Do Babysitters Have To Report Their Income on Taxes?

Income and Investments Beautiful happy blonde woman holding up a baby girl and lying on the floor.

Working from home has been a wonderful way to have more time with our daughters. The relative flexibility of my schedule allows me to earn money and avoid paying for daycare.

However, there are times when I do need some assistance and I have to hire a babysitter. The good news is that there are some sweet and hardworking teens in the area. Having someone watch over our toddler and our little girl makes it much easier to knock out the bigger, more intensive projects.

For our babysitters, it’s a little extra money on the side and for us, it gives peace of mind that our kids are in good hands, a win-win. However, now that it’s tax time, the question stands – do our babysitters need to pay taxes on their income?

Do Babysitters Have To Report Their Income on Taxes?

According to the IRS, babysitters do need to report their income when filing their taxes if they earned more than $400 (net income) for their work. This income is basically from self-employment so you don’t have to issue a 1099 if you pay a babysitter unless they earned $600 or more.

A babysitter is considered a household employee, and if you paid $2,000 or more in 2017 ($2,100 in 2018) you would have to withhold employment taxes since they would qualify as an employee, unless they are under 18 then there are exceptions to this rule.

Do Our Babysitters Need to File Taxes?

Another question that comes up with earning money from side jobs, especially with teenagers (and their parents), is whether or not to file taxes on that income. There are some factors you need to consider which can help you find the right solution for your situation. The IRS has laid out thresholds for those required to file their taxes.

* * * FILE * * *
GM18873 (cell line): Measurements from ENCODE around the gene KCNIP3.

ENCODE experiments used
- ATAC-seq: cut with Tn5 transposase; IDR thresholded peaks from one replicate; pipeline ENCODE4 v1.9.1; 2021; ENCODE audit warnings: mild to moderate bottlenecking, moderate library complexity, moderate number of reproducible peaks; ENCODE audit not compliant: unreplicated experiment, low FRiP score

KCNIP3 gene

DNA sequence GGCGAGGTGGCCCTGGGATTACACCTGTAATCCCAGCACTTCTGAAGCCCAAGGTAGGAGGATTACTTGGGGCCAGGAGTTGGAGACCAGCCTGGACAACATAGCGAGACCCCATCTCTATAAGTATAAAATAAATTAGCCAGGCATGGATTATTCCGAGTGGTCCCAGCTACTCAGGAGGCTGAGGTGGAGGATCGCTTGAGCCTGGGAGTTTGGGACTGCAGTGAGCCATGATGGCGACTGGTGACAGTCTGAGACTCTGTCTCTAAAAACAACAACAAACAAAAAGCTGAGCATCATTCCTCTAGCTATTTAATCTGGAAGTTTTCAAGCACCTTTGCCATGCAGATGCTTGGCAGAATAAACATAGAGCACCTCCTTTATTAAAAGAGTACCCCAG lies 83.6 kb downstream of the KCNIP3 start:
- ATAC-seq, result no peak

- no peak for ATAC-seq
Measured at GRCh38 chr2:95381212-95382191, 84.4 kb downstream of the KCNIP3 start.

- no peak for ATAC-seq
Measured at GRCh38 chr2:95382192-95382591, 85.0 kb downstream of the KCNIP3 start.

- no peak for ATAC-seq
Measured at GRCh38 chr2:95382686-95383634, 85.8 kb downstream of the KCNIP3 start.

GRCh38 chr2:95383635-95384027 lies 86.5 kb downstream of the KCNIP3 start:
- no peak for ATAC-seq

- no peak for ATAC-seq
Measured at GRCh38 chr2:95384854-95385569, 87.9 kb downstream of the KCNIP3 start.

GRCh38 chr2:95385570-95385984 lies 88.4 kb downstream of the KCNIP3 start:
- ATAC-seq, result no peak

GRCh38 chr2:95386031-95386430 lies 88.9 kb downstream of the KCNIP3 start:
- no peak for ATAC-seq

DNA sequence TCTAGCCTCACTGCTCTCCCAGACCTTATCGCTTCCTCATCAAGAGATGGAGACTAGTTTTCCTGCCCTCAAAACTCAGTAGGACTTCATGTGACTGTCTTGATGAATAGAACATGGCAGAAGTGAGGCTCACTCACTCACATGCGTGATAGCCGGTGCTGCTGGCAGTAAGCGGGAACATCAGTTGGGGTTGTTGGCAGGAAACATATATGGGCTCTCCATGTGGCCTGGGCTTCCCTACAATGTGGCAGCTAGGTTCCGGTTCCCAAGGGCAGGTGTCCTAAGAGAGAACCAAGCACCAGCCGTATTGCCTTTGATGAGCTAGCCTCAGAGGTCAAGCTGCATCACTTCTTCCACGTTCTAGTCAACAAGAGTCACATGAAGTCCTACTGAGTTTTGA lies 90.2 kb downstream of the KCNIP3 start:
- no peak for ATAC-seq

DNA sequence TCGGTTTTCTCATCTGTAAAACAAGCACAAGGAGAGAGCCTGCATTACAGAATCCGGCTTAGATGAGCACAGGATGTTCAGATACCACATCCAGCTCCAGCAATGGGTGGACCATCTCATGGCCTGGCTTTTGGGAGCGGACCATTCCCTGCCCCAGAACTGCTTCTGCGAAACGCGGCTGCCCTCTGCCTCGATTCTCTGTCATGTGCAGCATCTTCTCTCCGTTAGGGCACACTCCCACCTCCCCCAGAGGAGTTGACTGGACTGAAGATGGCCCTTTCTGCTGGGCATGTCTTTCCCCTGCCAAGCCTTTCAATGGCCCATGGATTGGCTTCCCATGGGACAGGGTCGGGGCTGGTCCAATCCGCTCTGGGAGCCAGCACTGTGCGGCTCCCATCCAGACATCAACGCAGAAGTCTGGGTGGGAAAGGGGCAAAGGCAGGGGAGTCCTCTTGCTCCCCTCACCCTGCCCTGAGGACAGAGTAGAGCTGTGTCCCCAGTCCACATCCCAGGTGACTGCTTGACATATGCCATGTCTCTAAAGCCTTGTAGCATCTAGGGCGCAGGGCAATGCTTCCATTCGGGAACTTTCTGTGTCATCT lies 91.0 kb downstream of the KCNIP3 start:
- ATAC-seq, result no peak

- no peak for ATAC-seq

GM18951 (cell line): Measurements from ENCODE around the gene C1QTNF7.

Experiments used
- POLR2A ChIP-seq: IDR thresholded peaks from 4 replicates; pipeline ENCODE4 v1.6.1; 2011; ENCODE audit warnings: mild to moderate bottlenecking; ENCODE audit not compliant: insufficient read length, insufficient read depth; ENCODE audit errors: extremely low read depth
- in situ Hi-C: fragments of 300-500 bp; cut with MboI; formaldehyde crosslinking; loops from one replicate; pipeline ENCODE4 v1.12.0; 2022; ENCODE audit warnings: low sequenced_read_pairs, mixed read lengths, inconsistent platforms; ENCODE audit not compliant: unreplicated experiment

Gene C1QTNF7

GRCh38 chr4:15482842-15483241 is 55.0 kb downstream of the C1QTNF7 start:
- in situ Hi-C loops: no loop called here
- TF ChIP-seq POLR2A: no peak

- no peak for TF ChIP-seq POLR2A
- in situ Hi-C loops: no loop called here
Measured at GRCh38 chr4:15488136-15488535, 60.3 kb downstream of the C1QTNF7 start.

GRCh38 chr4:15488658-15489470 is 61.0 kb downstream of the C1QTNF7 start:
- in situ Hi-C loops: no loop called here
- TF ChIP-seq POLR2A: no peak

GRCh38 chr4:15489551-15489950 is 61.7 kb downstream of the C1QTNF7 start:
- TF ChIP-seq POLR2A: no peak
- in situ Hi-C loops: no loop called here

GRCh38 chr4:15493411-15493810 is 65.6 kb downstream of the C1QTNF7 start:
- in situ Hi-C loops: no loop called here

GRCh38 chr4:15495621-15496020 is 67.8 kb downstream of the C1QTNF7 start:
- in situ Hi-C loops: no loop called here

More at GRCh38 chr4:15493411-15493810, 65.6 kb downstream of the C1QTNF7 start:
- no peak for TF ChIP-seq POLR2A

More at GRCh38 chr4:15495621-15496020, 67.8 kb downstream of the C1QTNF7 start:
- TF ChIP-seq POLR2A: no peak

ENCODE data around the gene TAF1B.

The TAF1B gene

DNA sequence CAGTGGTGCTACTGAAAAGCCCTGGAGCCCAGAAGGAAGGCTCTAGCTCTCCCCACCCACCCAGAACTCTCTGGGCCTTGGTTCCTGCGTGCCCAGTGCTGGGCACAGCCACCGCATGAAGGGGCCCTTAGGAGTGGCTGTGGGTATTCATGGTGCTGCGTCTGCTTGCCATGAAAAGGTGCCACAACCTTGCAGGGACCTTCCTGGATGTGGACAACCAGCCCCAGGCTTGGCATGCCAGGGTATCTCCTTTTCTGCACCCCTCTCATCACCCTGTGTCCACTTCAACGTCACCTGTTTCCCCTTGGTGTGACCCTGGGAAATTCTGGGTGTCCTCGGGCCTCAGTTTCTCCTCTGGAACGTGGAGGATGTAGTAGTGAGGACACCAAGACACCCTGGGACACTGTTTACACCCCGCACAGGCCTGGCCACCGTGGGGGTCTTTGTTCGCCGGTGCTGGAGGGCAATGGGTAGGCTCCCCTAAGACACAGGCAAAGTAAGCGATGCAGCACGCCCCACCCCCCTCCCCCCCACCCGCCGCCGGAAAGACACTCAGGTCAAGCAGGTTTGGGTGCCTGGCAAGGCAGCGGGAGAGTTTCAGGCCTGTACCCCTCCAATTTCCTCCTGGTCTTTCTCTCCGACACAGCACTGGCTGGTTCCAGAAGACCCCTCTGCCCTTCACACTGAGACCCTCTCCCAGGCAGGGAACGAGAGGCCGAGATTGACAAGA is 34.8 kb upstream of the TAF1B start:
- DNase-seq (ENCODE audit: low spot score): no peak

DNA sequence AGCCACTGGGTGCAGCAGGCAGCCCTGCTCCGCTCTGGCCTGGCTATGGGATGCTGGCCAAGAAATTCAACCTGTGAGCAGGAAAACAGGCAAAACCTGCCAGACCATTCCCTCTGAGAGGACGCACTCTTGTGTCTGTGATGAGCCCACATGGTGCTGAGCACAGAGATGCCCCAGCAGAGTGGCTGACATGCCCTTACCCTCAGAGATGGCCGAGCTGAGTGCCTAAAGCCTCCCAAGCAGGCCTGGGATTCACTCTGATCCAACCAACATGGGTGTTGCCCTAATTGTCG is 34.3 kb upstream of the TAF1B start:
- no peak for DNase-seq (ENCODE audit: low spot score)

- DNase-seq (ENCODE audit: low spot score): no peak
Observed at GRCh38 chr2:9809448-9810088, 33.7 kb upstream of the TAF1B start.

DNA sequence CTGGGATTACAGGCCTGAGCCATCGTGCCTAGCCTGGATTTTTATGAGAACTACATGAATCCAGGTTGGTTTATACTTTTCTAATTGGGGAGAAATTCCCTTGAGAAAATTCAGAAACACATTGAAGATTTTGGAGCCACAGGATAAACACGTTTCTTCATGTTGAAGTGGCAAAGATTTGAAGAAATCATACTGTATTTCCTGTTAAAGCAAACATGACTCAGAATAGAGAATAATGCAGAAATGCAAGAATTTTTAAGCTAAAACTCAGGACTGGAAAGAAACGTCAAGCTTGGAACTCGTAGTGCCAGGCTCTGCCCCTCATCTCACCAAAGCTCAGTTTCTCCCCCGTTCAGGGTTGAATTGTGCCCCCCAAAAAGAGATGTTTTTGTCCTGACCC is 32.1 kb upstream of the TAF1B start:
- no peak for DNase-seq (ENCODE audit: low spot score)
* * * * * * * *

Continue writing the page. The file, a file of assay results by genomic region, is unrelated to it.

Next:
In general, if you’re a dependent of someone else, you generally need to file taxes if you’ve earned more than $6,350 from your work or you’ve earned over $400 through self-employment, or your investment income is greater than $1,050.

If you’re not a dependent and earn $10,400 or more if you’re single and $20,800 or more married filing jointly then you will need to file your taxes. While you may not be thrilled with filing taxes, there can be so benefits for you. You may be able to get a tax refund from what you had withheld from your day job paychecks.

Thoughts on A Side Income?

How many of you have hired babysitters this year? How many of you earn extra money through side jobs like babysitting?

Don’t worry about knowing these tax rules. TurboTax will ask you simple questions and give you the tax deductions and credits you’re eligible for based on your answers. If you still have questions, you can connect live via one-way video to a TurboTax Live CPA or Enrolled Agent to get your tax questions answered. A TurboTax Live CPA or Enrolled Agent can also review, sign, and file your tax return.

Comments (1) Leave your comment

  1. If someone receive more then $2,100 in 2018 for watching a friends baby, not in the parents house but in their own, can they be considered an independent contractor and report it as self-employment?

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